Views on improving the integrity of global capital markets
20 April 2011

Weight a Minute!

We were pleased to have the chance to respond to a recent letter in Pensions & Investments suggesting that pension plan sponsors should calculate their plan-level performance using internal rates of return. The thinking was that, whereas individual money managers’ performance shouldn’t be penalized or rewarded for timing of cash flows that was beyond their control, plan sponsors could take a larger view of things. So, if Manager A has money taken away from her to fund benefit payments on the third day of the new month, less money is exposed to that month’s bull market through no fault of her own, and the performance calculation methodology (“time-weighting”) should neutralize that effect.

Our point was that pension plan sponsors are also subject to cash flows that are beyond their control; for example: allocations of funding from legislatures or corporate treasury staff that occur on less than precise timetables. When it comes time to assess the effectiveness of management of the pension plan, why penalize (or reward) plan managers for these accidents of timing by using internal rates of return? Time-weighting makes as much sense at the plan level as it does for individual managers. Of course, internal rates of return are the measure of choice for assets for which pricing is hard to come by (private equity and some real estate, for example).

Beyond the technical issue at hand is the observation that the GIPS standards increasingly aren’t just useful for standardized fair presentations of performance for prospective clients. Existing clients, pooled funds, and plan sponsors may all find benefit to applying the performance measurement principles created and refined over the years by practitioners. Everyone’s performance gets measured, and the temptation is to present it in the best light possible. The GIPS standards are the industry standard that heads off confusion — no matter the underlying asset class. New guidance just issued for comment addresses applying the GIPS standards to hedge funds and other alternative assets.

It isn’t all that often that issues like performance measurement get much play in the industry press, so we’re glad that P&I recognized the value of the issue. Interest among practitioners remains high as well, judging by the attendance at our GIPS standards conferences and the devotion of time and effort by the many volunteers who work to ensure the standards remain current and relevant for the investment performance industry. It’s not surprising that raising industry standards of practice to a common, comparable level is a priority in an environment in which investors have put a premium on trust.

About the Author(s)
Jonathan Boersma, CFA

Jonathan Boersma, CFA, is the former head of Professional Standards and former executive director of the GIPS standards at CFA Institute. He was responsible for developing, maintaining, and promoting the GIPS standards, Code of Ethics and Standards of Professional Conduct, and other CFA Institute standards of practice.

3 thoughts on “Weight a Minute!”

  1. David Spaulding says:

    We should not lose sight of what a pension fund should be concerned with: not only the performance of their managers, but THEIR performance, too, and this can only be done using money-weighting. Unfortunately, I think that this response to my letter to P&I muddies the water a bit, and may confuse folks. To suggest that time-weighting is all that a pension fund needs to use is inappropriate, misleading, ill advised, and incorrect. It demonstrates a lack of appreciation for the value of money-weighting and its role in this part of our market.While GIPS might have some value for institutions such as pension funds, given that it was designed for sellers of asset management services, there is only so much that fits here. As I suggested in my blog today, a standard unique to these institutions would be preferred, I believe, over the GIPS standards.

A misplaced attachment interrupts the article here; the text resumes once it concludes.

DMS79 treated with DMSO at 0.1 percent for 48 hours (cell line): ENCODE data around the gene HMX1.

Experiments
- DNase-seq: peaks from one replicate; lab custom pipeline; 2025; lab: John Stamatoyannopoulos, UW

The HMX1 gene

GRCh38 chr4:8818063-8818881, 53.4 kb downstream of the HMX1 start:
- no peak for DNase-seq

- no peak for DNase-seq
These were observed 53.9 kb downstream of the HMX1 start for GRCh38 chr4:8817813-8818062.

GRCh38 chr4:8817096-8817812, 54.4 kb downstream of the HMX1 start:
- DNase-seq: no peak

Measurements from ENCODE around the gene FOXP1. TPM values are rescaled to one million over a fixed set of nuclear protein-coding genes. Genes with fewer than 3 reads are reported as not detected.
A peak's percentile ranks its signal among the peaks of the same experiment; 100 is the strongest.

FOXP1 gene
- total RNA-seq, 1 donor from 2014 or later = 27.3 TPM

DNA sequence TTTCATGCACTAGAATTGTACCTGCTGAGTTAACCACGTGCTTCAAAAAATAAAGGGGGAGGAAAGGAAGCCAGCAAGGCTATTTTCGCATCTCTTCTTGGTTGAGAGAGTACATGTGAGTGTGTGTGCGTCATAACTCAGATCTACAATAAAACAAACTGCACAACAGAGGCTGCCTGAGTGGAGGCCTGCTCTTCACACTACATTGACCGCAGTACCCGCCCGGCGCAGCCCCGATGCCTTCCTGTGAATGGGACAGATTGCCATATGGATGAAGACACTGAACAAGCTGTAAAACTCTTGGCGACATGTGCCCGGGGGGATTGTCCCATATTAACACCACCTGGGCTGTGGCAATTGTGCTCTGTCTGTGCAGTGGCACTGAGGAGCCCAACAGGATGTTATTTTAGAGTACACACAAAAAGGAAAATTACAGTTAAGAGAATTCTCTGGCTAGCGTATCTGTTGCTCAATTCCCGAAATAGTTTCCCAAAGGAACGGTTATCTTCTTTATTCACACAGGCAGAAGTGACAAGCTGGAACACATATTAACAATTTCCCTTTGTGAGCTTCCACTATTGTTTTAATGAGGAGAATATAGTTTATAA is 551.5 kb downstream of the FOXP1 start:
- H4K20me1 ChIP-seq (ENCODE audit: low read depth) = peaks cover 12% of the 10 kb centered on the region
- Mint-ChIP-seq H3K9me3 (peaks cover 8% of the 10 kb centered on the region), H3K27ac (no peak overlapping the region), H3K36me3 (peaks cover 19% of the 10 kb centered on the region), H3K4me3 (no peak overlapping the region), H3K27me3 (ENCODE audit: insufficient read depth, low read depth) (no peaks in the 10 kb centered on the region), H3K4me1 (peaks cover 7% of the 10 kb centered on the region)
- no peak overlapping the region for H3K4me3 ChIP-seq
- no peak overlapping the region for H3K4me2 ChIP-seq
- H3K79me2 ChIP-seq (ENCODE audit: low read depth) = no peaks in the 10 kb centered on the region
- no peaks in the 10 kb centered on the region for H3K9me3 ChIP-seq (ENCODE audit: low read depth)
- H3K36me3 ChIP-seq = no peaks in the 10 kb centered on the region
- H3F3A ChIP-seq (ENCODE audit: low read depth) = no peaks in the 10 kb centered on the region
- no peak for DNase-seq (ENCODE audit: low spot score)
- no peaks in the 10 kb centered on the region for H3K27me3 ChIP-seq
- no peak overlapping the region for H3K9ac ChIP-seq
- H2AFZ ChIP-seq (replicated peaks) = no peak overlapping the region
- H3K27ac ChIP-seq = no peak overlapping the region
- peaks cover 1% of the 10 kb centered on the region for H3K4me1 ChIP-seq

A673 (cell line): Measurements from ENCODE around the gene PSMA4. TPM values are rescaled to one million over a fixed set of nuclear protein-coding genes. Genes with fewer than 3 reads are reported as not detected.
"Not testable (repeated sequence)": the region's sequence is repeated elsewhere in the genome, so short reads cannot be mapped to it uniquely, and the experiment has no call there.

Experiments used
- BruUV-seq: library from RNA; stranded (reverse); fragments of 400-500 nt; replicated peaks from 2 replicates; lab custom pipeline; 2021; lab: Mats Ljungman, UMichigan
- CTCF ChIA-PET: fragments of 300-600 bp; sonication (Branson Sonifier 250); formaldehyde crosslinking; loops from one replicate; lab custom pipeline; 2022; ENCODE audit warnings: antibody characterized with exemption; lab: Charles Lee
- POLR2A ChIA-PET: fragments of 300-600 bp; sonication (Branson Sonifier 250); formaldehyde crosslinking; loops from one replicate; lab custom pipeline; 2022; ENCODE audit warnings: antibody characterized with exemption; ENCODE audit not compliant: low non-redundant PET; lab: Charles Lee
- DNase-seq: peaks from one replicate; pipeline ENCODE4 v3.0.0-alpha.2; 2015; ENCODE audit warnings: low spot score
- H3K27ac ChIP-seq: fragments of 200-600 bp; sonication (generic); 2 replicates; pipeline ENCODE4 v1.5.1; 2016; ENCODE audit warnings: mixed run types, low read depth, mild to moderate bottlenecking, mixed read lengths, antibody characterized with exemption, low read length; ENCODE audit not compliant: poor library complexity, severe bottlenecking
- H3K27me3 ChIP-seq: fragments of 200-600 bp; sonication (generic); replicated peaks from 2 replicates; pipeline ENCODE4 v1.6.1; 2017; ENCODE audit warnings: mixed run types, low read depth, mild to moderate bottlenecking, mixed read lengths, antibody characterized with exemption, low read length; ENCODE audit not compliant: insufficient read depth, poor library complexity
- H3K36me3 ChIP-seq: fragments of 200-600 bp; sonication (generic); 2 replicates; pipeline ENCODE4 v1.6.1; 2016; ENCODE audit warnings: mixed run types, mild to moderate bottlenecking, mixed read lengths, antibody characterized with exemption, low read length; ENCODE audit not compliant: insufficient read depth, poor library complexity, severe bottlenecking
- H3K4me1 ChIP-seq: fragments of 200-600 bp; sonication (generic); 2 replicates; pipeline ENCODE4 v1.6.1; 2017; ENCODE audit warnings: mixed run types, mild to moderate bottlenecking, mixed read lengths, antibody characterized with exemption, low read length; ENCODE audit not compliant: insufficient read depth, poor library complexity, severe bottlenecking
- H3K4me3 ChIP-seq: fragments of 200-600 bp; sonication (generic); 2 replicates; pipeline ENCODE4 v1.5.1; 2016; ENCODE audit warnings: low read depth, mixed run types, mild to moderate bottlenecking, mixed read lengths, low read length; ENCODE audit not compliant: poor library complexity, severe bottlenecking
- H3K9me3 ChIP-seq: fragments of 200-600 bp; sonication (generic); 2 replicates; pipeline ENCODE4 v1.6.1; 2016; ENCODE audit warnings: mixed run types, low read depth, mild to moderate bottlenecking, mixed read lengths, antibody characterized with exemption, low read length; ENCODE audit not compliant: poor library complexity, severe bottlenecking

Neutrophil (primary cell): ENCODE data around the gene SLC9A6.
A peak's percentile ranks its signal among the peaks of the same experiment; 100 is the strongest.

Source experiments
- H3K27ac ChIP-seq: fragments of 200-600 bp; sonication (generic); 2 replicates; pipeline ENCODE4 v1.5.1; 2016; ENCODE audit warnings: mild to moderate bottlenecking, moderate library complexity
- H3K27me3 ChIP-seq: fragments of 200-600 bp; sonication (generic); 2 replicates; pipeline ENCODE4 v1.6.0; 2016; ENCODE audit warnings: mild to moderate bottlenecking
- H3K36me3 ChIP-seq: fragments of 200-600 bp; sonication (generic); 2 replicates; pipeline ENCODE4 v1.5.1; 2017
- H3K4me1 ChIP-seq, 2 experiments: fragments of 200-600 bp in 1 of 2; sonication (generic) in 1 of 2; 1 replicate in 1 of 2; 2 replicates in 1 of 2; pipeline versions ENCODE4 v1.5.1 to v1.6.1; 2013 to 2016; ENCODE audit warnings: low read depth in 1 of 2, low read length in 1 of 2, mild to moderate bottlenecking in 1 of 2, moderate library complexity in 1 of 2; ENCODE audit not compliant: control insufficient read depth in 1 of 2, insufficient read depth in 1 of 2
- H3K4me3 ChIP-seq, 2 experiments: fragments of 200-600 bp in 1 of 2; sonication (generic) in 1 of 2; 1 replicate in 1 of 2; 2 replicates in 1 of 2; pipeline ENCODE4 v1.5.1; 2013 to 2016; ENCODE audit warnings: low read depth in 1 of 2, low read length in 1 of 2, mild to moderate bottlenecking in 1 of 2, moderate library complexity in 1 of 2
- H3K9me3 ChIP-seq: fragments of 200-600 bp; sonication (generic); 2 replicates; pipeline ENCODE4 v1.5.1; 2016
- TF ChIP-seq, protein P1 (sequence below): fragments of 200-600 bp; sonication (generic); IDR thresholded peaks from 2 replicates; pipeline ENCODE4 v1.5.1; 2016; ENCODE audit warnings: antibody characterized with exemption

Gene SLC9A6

2. Jonathan Boersma, CFA says:

    Thank you, David, for your comments. Many pension plans, sovereign wealth funds, etc. comply or have expressed interest in complying with the GIPS standards. They do so not because they are interested in marketing their products, but because it is good governance and the boards of these institutions take comfort that the information being presented adheres to an ethical standard that is recognized around the world. The internal rate of return has its place, but one must be clear about the question they are trying to answer before assuming the measure, and the assumptions related to the measure (e.g., control of the cash flows) is correct. I look forward to hearing thoughts from others on this topic.

  3. David Spaulding says:

    I guess I don’t follow the “good governance,” as the information that is presented from a compliant presentation says what, exactly? If it’s time-weighted it doesn’t provide the board, trustees, shareholders, citizens, or anyone else any insights into what the fund did. And while I am pleased that you say that the IRR “has its place,” you fail to identify what that might be. You correctly reference the “question they are trying to answer,” thus my point about the question that compliance with GIPS answers. It fails to answer anything about how the FUND is doing; this should be the chief interest of the parties I referenced above. I, too, look forward to hearing thoughts from others. And, I would respectively inquire into what you believe the IRRs role might be in a pension fund, endowment, etc., or if you feel there is no place. But if you think there’s one, what is it?

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